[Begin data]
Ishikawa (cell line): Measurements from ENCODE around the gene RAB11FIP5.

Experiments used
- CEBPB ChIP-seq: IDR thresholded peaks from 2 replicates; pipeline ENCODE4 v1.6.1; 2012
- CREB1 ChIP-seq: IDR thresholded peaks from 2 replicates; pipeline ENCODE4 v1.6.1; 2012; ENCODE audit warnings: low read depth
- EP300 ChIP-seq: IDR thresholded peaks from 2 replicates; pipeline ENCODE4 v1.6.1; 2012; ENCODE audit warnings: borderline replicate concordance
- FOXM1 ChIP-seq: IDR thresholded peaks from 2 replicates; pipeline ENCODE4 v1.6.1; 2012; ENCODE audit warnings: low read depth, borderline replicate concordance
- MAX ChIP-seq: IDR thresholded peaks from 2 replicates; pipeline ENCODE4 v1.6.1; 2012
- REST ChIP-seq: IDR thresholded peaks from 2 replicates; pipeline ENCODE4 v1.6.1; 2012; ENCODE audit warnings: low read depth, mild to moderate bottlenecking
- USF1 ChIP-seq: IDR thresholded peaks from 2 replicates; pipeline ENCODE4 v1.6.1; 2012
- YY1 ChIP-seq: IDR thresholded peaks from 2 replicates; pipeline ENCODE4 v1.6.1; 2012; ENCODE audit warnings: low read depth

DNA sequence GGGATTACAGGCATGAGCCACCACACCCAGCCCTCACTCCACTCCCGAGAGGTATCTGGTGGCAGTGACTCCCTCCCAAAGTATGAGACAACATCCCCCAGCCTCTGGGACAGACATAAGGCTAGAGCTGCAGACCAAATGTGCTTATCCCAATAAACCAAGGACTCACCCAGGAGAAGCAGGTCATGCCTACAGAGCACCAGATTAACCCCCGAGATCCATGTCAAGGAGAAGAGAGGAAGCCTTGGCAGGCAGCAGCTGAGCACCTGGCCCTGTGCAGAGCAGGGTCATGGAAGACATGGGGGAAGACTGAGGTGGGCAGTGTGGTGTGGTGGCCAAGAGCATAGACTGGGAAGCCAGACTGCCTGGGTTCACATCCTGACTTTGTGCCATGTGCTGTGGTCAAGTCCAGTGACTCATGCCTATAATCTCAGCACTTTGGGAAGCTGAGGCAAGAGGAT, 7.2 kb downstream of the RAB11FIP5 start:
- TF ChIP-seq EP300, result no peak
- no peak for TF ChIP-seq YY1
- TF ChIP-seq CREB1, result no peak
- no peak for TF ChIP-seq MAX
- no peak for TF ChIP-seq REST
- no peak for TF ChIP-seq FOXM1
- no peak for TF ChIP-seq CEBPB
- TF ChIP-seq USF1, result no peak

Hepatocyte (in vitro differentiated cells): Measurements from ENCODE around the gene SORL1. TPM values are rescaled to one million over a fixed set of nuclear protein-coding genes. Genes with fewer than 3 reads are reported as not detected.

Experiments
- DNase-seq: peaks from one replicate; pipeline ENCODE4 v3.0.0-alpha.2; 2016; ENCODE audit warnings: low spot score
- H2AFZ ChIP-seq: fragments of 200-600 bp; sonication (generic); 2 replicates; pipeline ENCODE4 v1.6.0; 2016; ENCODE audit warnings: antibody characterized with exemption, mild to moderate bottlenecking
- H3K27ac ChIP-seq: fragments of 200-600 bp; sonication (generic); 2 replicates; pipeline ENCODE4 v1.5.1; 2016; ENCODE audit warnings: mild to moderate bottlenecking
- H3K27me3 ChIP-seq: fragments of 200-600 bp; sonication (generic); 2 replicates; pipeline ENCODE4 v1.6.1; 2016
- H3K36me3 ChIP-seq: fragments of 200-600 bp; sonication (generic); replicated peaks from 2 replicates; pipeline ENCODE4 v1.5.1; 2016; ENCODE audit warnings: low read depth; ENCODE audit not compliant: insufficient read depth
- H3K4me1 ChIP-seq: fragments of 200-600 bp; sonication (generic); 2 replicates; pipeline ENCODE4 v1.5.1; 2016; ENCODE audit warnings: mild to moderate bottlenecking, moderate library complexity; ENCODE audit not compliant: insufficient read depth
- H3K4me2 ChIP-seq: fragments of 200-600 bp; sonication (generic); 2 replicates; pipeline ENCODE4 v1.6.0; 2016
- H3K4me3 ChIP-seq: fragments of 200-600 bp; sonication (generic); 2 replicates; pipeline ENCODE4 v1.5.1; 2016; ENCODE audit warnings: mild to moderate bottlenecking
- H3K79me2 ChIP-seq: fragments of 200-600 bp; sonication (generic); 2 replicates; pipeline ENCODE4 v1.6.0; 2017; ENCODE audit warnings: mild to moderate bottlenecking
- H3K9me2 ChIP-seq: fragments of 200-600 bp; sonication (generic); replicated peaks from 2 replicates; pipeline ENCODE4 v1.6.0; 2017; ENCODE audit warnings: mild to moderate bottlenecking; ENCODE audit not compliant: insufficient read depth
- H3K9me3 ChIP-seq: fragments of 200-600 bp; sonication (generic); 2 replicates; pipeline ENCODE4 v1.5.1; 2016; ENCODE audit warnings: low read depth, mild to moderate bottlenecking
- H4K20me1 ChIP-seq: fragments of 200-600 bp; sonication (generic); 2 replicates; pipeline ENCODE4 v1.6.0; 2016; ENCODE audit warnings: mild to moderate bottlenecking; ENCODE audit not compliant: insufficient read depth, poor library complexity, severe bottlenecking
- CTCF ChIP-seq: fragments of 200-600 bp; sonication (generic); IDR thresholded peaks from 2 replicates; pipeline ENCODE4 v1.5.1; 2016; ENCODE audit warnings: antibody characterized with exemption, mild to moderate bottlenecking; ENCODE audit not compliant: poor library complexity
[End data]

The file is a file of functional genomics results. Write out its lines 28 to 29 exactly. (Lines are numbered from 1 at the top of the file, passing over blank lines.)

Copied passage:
- H3K4me2 ChIP-seq: fragments of 200-600 bp; sonication (generic); 2 replicates; pipeline ENCODE4 v1.6.0; 2016
- H3K4me3 ChIP-seq: fragments of 200-600 bp; sonication (generic); 2 replicates; pipeline ENCODE4 v1.5.1; 2016; ENCODE audit warnings: mild to moderate bottlenecking